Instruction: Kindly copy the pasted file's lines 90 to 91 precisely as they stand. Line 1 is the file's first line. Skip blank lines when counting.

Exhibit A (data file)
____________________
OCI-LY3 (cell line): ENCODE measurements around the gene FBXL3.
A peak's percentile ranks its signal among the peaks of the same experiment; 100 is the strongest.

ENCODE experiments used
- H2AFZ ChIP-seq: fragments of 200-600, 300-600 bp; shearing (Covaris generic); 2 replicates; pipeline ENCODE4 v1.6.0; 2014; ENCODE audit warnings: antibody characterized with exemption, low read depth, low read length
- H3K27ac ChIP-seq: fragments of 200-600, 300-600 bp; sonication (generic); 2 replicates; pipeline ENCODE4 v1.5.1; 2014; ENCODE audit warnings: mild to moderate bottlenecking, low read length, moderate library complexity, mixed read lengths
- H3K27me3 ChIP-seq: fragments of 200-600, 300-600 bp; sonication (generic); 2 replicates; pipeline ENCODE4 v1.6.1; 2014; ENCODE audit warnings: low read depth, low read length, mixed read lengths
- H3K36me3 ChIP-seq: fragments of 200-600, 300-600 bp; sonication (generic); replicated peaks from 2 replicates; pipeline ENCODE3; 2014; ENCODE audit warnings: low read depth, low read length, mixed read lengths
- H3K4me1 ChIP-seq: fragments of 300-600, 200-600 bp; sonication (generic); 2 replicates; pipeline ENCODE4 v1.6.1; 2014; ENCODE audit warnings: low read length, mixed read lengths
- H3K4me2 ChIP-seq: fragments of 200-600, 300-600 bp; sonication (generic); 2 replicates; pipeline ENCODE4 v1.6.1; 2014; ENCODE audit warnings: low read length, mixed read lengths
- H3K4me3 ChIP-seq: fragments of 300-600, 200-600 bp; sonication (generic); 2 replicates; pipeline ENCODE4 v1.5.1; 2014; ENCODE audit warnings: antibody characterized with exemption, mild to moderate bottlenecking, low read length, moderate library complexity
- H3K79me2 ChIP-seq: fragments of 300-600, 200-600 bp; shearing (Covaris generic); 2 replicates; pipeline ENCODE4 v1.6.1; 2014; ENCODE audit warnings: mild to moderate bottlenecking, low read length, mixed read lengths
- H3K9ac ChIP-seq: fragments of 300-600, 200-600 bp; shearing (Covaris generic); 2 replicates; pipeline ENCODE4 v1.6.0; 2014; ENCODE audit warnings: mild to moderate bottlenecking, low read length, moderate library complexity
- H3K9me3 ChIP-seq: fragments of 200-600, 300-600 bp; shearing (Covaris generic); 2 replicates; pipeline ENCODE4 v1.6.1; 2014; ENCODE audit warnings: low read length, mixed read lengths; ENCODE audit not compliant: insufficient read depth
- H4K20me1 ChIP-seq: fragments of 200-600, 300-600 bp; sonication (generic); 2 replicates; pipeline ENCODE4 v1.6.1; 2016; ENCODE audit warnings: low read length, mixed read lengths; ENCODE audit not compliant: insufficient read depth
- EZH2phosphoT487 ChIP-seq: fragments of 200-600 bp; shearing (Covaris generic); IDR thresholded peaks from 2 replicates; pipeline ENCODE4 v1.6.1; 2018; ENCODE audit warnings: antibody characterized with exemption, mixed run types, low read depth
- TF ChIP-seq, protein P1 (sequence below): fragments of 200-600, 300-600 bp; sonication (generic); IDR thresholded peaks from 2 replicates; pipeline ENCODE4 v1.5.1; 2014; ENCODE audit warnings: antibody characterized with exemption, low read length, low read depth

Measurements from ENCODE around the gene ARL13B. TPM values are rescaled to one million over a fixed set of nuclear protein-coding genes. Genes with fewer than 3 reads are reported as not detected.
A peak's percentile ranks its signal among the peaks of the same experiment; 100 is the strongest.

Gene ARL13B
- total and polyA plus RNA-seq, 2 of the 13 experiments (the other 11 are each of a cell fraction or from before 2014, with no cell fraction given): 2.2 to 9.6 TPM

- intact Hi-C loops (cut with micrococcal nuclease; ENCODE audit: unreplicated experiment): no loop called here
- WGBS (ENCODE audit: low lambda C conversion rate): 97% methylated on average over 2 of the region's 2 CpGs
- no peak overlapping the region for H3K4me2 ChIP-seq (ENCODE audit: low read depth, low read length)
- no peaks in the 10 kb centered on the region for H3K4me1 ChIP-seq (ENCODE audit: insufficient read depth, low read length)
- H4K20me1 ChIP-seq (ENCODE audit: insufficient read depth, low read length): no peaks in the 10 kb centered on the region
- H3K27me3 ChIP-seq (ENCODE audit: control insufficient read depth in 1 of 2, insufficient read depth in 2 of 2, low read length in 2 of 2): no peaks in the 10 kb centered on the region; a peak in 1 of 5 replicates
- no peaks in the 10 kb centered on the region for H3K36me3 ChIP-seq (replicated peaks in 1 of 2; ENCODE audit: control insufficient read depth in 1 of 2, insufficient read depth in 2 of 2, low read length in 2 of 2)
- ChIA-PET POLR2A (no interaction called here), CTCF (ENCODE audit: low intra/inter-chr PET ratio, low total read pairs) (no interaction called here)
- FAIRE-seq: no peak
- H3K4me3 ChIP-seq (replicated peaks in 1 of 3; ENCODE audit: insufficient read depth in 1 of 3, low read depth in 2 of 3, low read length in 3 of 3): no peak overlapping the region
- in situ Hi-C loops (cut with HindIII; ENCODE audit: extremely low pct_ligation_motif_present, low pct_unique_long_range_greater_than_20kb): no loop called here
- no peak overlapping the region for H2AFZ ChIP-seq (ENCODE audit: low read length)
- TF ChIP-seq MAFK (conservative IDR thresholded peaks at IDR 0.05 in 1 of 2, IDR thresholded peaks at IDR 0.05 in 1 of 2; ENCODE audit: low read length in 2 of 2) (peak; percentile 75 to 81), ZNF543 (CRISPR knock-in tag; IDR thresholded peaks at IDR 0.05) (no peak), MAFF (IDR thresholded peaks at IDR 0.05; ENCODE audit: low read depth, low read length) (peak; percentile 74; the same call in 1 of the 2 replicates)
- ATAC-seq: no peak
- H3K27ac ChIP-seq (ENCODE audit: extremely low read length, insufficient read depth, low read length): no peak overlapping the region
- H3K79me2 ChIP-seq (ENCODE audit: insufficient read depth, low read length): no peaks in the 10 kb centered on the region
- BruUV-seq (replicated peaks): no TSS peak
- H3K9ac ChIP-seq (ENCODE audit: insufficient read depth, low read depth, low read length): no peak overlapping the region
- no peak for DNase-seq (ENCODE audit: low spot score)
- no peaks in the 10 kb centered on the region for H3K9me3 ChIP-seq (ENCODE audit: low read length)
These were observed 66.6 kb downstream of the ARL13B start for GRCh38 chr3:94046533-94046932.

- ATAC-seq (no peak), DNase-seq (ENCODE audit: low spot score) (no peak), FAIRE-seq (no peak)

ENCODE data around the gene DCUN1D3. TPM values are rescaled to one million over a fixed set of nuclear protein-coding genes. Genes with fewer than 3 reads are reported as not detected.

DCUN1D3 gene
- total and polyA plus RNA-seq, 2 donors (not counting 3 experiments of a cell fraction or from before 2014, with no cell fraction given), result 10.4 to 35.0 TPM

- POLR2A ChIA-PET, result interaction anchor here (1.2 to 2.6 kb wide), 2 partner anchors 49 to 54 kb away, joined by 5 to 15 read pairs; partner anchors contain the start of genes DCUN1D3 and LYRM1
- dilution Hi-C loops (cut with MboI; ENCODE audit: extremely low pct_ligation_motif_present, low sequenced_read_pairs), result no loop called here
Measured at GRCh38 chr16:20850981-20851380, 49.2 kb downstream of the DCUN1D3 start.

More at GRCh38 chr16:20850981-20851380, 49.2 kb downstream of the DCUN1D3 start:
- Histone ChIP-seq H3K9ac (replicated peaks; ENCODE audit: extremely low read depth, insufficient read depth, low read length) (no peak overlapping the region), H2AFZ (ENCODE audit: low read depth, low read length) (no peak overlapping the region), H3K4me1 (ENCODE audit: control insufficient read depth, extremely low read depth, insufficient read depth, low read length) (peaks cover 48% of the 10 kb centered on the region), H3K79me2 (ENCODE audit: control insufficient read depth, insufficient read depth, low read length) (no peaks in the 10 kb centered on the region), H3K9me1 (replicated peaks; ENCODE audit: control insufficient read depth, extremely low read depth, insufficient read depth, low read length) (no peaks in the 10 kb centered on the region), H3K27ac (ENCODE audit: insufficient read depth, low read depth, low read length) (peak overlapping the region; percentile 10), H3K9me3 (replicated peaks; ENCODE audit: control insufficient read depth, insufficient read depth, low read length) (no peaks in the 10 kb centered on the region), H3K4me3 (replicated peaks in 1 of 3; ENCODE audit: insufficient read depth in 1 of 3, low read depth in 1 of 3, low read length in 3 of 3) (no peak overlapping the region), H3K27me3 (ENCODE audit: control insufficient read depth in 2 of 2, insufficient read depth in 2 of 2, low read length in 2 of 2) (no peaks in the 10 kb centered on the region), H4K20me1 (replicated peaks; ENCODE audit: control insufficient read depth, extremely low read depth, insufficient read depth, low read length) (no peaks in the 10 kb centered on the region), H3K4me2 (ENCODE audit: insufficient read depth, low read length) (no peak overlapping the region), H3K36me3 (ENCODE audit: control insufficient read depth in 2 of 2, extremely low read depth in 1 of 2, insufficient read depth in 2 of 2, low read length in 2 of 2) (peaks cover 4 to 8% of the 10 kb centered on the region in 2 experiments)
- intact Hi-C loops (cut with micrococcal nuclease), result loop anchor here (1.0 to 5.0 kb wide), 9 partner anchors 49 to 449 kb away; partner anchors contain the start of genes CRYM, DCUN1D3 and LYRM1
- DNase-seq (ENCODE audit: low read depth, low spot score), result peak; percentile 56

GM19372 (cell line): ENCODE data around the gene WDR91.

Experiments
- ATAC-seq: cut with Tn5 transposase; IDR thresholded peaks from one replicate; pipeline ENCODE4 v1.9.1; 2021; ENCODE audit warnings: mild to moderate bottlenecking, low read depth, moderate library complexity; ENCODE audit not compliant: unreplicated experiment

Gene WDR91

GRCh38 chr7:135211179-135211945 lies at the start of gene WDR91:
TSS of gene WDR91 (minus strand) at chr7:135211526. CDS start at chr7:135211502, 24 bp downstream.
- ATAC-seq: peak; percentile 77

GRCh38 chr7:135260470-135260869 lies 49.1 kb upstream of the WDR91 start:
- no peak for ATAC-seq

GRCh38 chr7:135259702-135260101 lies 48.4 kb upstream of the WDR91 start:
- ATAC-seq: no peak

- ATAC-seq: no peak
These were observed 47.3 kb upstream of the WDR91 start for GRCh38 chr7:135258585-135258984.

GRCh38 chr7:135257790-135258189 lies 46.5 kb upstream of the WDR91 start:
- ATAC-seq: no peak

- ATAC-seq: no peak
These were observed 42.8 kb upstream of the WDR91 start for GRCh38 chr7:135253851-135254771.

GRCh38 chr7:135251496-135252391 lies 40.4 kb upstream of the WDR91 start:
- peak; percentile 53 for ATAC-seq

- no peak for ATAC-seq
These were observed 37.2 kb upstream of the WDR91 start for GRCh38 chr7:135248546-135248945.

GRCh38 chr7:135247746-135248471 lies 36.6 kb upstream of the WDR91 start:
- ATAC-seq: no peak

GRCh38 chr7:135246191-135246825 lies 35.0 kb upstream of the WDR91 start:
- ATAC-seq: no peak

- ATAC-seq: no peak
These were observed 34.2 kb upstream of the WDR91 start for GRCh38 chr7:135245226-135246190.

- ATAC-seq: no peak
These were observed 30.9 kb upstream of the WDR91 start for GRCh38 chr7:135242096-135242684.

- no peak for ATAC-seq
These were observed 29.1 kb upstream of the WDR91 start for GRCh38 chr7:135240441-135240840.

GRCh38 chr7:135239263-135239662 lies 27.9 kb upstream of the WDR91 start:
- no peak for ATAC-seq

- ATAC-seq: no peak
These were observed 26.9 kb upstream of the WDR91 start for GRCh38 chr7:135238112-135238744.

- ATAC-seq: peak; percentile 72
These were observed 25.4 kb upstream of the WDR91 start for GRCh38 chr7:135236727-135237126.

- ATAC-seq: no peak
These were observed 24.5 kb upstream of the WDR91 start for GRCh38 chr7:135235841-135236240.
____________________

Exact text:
- ATAC-seq: no peak
These were observed 24.5 kb upstream of the WDR91 start for GRCh38 chr7:135235841-135236240.